In honor of the greatest spectacle in racing this Sunday and the real-deal Gumball Rally this week I’d like to share with you one of my favorite car movies. Sure there’s Gone in 60 Seconds, Vanishing Point, and that one the kids watch where the cars spin around corners with the wheels on fire…something with an “F” or two, but when it comes to quirky classic fun with beautiful cars nothing beats The Gumball Rally. You can have your Burt Reynolds and I’ll keep my Gary Busey thank you. Cannon Ball Run may have more stars but Gumball has reality. It has style. And it keeps the real race’s moniker. Of course the current iteration is no longer a race, it’s more of a European cultural event for the new money crowd, but there’s still plenty of great cars.
I was first introduced to this movie at the perfect age of 16, or maybe 17, by a great friend. We got into a lot of trouble bouncing around in his step-dad’s Wrangler and sat around talking cars for hours on end. He’s a Beamer boy through and through and I’m a Porsche man myself so we always had plenty to discuss. We met in the middle with the Mustang. There’s nothing better than fastback. There’s no better car in the world. But while Bullitt may have a great chase scene at the end, The Gumball Rally is just one long car chase.
The movie has a simple premise. A New York business tycoon and an L.A. big shot square off in a cross-country race from Manhattan to Long Beach. It’s not exactly an official race. As Mr. Bannon said, “Some of you won’t make it, but for those of you that do there will be no glory, no headlines. Just a few magic hours flat-out against the red line with no catalytic converter and no 55 mile per hour speed limit.”
That’s what I love about this movie. It’s all about the cars. There are long sequences, especially in the urban canyons of New York, where the movie is nothing but loud shots of fast-moving beautiful steel scooting past the Big Apple’s finest landmarks. And what fine cars they are. Busey is his usual nutty self in an early 70’s Camaro Z-28, an early mid-70’s Corvette that doesn’t last too long, three nuts in an A Team style van with a 200 gallon gas tank, a Jaguar E type that lives up to its heritage very nicely, a couple of quaint gentleman in a very early Mercedes 300SL, a down on his luck mechanic and his soon to be ex-girlfriend hired to drive a Rolls-Royce Silver Shadow, two L.A. patrolman in a cruiser whose markings keep changing as they run state to state, a couple of unplugged Stepford wives in a 911 Targa, a mad Hungarian on a Kawasaki, and the two stars of the show, a Ferrari Daytona, and a beautiful AC Cobra. Sure it’s not Shelby with a 427, but it’s still quicker than that Daytona in several shots. They may not be quite as flashy as a Lamborghini Countach or as sleek and beautiful as an Aston Martin DB5, but they sound great and run great and they’re in a fantastic race through the Los Angeles River to the end. Just beautiful.
That river race is a lot of fun but what is it about the cross-country drive that makes people sit down for two hours or so and watch a movie featuring nothing more than people sitting down driving for two hours or so? Why did my friend and I sit in his bedroom while he fiddled with a program in Linux that let him into the Department of Defense mainframe talking non-stop about why if I could only ride in one supercar in my entire life I’d pick a ho-hum late 70’s Ferrari over a BMW M Coupe any day of the week? It’s the thrill of the open road. That sense of freedom when you know you can see what lies over the horizon and no one can stop you. That surge of adrenaline when that finely tuned machine revs up and you know everything is working perfectly. It’s pure romance.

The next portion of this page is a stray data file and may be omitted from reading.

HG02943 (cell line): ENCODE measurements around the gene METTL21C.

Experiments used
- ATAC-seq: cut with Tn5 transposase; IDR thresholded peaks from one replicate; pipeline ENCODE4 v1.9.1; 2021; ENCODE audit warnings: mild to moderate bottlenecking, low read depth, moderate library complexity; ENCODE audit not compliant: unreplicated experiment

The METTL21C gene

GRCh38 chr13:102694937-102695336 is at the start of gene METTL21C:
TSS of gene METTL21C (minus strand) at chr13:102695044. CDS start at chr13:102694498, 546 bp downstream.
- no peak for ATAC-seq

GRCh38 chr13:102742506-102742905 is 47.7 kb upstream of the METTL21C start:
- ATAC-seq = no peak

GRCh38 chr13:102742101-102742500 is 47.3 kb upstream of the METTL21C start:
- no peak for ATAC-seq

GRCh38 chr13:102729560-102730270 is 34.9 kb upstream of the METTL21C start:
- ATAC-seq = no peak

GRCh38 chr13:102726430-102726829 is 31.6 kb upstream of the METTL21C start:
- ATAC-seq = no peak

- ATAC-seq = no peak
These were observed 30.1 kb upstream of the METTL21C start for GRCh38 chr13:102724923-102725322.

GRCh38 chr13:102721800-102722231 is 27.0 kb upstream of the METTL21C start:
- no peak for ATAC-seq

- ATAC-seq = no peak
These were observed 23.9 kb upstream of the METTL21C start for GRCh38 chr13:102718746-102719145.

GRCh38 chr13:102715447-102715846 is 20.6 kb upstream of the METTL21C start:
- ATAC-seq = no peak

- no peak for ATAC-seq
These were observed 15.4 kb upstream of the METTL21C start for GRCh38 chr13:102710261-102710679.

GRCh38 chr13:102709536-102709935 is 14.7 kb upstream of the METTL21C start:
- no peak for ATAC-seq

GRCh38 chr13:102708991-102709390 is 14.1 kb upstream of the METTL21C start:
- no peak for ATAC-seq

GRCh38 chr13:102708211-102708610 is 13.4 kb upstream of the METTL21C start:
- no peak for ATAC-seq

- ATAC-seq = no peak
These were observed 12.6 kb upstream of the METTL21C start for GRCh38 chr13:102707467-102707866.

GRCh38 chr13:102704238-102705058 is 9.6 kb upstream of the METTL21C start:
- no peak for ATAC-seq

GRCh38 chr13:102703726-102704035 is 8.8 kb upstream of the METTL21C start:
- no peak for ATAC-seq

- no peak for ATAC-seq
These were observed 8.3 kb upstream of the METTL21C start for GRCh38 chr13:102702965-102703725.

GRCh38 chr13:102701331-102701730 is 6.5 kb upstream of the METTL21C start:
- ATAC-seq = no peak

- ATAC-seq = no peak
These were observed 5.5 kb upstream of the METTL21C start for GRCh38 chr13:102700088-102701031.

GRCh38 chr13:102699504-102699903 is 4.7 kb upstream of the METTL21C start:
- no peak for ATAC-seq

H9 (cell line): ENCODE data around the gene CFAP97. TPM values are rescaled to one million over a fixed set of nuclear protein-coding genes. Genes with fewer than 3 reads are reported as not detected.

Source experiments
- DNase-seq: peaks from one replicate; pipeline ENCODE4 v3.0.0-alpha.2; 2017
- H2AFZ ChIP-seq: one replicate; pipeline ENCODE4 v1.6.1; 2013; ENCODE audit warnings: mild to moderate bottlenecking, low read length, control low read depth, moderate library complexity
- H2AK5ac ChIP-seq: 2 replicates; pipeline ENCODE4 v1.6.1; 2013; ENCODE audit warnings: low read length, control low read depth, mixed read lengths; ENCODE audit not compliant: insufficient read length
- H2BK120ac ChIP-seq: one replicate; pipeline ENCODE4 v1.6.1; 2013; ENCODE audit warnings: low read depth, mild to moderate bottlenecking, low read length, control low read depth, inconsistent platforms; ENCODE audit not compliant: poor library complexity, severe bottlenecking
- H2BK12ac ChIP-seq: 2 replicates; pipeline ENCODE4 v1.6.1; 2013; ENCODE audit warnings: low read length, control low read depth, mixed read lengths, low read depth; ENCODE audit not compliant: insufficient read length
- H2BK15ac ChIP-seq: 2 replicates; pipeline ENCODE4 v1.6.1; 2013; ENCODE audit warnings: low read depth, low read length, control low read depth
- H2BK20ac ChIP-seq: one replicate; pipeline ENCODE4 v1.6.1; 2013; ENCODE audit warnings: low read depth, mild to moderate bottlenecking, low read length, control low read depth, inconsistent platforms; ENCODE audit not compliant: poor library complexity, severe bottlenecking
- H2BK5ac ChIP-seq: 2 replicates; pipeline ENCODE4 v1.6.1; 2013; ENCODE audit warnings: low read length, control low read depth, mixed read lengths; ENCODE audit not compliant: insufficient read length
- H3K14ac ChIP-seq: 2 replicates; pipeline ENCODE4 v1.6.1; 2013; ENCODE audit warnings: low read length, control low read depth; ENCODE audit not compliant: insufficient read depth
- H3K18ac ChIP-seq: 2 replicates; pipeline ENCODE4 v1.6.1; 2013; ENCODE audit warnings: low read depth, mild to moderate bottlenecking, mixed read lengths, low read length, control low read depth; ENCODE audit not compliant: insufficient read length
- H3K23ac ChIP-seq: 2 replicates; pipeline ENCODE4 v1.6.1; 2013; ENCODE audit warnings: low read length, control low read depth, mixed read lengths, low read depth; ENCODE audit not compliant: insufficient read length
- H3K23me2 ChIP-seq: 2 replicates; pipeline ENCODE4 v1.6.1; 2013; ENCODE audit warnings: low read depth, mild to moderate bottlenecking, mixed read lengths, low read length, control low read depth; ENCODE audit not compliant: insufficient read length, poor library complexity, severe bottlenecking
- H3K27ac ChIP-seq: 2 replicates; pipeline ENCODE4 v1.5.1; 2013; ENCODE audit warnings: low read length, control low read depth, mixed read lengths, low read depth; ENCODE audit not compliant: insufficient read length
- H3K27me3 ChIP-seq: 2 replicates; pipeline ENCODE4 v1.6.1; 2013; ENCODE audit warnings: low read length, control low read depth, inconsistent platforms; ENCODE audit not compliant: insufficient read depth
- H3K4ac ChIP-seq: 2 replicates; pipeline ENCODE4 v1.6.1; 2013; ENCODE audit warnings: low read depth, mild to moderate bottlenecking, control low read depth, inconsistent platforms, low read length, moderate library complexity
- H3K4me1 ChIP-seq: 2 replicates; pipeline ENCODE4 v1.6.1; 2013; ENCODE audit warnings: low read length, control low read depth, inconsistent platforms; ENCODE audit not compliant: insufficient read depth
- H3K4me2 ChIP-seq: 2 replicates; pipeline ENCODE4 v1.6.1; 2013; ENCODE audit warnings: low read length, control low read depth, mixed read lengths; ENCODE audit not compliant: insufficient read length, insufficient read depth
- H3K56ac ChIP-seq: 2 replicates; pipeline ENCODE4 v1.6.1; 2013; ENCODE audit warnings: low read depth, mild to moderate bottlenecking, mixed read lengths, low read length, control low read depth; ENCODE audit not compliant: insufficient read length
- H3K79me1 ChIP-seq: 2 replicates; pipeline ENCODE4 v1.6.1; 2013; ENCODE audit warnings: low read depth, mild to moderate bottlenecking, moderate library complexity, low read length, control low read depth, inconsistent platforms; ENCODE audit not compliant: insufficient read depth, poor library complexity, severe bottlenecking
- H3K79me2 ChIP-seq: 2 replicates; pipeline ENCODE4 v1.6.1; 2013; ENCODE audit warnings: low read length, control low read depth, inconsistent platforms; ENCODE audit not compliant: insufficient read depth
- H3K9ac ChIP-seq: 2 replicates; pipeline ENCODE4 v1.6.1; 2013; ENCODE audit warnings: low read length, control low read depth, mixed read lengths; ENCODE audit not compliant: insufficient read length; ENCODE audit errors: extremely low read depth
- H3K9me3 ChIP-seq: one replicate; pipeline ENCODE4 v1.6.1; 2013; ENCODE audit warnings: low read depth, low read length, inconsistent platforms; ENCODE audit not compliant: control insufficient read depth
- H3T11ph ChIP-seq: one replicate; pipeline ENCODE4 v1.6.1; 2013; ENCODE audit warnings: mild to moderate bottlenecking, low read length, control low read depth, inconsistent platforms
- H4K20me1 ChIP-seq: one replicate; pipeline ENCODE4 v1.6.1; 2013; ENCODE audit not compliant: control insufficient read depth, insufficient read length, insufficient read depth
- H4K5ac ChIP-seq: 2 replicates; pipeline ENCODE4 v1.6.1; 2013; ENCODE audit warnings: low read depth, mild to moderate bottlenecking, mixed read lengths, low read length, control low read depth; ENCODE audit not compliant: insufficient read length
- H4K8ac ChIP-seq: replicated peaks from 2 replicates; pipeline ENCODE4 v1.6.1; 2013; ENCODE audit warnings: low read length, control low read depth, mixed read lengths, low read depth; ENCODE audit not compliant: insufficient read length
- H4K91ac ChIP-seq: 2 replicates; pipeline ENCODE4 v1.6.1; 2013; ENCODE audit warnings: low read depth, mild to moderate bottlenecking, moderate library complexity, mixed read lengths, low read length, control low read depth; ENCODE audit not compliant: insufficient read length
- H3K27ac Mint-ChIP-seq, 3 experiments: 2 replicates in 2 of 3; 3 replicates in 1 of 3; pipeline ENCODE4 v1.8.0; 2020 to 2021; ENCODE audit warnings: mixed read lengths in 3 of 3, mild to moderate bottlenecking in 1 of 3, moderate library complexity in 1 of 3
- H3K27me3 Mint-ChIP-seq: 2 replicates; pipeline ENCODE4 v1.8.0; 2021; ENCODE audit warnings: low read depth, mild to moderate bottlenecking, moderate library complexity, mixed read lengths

I’ve been on several road trips in my short driving career. I drove from Ohio to Texas twice in college. The first leg was an all nighter to Chicago after getting off work at 11. When I was a kid we spent three weeks driving out west to see Colorado, sure it was in a minivan, but we were still on the road. Nothing but old route 66 stretching out as far as the eye could see. That allure, that sense of ever impending adventure is impossible to resist. And we all wish we could take that trip in a car worthy of the journey.
Now, the Gumball Rally cars are great, and I mean really great, and the story is a pretty straight forward run-from-the-cops line, so what props all this up and keeps the energy flowing is the comedy. Between a very young Busey’s antics as a batty southern mechanic and Lapchick the Mad, mute, Hungarian who couldn’t catch a break if the Kit-Kat factory blew up in his face, there’s plenty of slapstick. But the for the smart comedy we have non other than Mr. Gomez Adams of the 1991 Adams Family movie as loverboy and Le Mans winner Franco Bertollini. He plays a straight up Italian stereotype but he knows it and he knows you know it so he plays it up to everyone around him. Raul Julia is perfectly funny. Oh did I mention somebody carrying a large quantity of highly flammable liquid has an unfortunate meeting with a fireworks factory?
What really pushes Gumball Rally above Cannonball Run is the lack of stars. With no egos to stroke we can focus on the cars. Cannonball Run is nothing but stars, and some pretty big ones at that. There are few stunts. The actors are driving the cars throughout the movie, even in the river race which is done with the actual cars. It’s just pure unadulterated fun.
So before you go and sit down for the Indy 500 I’d like to propose a toast from the mouth of Hollywood big shot Steve “Smitty.”
“To internal combustion and wind in the face.”